The Whole World Is a Work of Art: On Jonathan Bate’s “Mad About Shakespeare”

SEPTEMBER 28, 2022 A FEW YEARS AGO, I ran a reading group at a local charity in Bristol that supported men and women who had experienced addiction or other mental health challenges, or who had spent time in prison. We read short pieces that we could share aloud in the group, including an extract from … Read more

Get to work

A word in the ear for the aspirant literary journalist: don’t panic, 2022 still has a few good literary anniversaries left in it. Such anniversaries are a perennial source of material for the would-be hack, serving as opportunities for outbursts of iconoclasm, pious reassessments, thinkpieces, long reads – whatever you or your editor wants to … Read more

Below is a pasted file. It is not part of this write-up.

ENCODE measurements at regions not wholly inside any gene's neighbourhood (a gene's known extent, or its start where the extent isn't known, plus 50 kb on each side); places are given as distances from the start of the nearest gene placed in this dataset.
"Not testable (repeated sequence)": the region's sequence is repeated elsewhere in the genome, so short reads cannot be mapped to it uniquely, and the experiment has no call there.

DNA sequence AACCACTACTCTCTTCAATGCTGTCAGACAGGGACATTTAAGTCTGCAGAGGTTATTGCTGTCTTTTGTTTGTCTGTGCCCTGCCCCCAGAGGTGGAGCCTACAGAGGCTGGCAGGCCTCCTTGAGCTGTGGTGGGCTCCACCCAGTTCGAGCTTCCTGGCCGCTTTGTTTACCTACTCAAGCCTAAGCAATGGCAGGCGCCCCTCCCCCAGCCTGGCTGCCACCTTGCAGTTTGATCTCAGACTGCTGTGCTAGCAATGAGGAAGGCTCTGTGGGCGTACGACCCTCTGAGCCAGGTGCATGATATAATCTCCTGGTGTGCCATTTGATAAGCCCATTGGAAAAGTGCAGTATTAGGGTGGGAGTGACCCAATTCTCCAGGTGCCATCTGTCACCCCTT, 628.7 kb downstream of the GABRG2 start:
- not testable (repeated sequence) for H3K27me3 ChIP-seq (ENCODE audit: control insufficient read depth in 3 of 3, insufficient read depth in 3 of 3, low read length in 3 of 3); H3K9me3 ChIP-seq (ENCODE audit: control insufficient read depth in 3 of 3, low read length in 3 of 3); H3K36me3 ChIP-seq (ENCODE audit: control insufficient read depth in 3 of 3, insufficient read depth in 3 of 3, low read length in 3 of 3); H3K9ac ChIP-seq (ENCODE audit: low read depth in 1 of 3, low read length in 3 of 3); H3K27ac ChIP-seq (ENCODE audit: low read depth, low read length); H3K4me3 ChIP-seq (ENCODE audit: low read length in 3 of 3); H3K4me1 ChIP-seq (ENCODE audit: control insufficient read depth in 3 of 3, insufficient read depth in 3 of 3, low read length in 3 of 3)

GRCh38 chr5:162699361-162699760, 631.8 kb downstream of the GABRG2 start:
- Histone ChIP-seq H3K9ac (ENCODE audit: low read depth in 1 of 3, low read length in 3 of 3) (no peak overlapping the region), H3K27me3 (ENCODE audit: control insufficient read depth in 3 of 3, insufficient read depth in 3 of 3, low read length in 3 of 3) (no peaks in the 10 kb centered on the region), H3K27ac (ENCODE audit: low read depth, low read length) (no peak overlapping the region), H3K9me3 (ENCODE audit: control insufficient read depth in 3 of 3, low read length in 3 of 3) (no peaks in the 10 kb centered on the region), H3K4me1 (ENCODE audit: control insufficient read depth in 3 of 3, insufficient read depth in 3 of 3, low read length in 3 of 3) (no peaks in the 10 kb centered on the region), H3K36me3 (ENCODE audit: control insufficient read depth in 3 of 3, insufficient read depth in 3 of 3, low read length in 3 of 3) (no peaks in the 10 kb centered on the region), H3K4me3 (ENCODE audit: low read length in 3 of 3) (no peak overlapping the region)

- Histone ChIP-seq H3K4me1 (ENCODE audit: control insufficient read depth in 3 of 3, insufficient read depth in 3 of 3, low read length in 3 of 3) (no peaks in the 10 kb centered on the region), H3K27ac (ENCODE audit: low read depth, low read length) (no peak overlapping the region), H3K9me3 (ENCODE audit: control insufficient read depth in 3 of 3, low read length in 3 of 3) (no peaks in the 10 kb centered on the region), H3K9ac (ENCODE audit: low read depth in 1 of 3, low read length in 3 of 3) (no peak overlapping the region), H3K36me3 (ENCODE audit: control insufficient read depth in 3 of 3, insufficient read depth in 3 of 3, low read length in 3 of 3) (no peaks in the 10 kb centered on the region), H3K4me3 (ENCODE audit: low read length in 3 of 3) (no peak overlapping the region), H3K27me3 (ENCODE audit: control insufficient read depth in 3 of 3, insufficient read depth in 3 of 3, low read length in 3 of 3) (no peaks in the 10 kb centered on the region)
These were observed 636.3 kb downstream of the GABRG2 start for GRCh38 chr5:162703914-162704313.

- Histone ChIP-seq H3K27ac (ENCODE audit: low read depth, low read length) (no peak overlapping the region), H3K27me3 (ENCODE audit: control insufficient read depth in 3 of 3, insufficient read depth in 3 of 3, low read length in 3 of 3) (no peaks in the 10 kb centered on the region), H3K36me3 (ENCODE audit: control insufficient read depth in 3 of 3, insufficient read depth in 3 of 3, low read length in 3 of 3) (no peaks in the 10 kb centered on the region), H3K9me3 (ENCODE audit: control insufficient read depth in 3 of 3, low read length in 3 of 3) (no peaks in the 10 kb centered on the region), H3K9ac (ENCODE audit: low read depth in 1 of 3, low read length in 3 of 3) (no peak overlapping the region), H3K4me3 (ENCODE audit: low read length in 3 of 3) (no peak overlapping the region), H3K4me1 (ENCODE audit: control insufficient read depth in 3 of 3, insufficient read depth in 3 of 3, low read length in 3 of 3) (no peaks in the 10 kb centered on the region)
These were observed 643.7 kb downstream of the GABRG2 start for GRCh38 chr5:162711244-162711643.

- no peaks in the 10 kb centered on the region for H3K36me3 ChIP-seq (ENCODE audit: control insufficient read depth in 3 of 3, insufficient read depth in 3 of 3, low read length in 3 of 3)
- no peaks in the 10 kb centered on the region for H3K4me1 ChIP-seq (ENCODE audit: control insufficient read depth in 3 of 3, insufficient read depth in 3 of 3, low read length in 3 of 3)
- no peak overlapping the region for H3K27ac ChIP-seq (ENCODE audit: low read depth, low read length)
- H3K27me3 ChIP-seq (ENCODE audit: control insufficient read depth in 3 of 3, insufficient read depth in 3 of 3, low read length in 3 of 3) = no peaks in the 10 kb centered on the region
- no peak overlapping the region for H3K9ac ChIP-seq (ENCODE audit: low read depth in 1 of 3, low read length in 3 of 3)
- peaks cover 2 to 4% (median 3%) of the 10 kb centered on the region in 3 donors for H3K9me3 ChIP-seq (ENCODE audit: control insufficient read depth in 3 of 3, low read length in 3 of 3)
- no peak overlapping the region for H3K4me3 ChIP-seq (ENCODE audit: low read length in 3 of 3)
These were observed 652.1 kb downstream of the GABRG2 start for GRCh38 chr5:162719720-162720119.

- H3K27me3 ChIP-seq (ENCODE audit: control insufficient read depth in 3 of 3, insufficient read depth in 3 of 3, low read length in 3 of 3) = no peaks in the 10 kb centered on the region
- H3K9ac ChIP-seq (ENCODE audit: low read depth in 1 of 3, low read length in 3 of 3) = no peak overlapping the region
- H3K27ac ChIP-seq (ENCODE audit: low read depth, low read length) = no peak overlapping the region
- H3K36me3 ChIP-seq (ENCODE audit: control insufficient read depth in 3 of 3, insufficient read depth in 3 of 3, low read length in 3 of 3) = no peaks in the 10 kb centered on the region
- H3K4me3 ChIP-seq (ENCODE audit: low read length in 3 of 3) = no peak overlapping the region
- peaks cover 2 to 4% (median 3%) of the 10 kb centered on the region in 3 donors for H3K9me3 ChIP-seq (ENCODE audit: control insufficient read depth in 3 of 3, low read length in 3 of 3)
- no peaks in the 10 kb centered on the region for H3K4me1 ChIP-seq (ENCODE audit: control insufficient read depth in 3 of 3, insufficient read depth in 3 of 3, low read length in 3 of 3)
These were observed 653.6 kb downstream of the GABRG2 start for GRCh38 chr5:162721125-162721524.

Making a Life’s Work of Death: On Hayley Campbell’s “All the Living and the Dead”

AUGUST 27, 2022 “HURRAY THEN FOR FUNERALS!” exclaims Jean-Baptiste Clamence in Albert Camus’s 1956 novel The Fall. Camus himself was a fan of funerals, according to Olivier Todd in his 1996 biography of the Nobel Prize–winning novelist. As Todd details, Camus became obsessed with American funeral customs on his trip to the United States in … Read more

Work to live or live to work?

Jan Lucassen and James Suzman both think that there is, at this moment, a particular interest in work. They point to recent and possible future changes in work as reasons why this might be the case: the rise of the gig economy and the spectre of robotics and artificial intelligence. Lucassen aims to produce a … Read more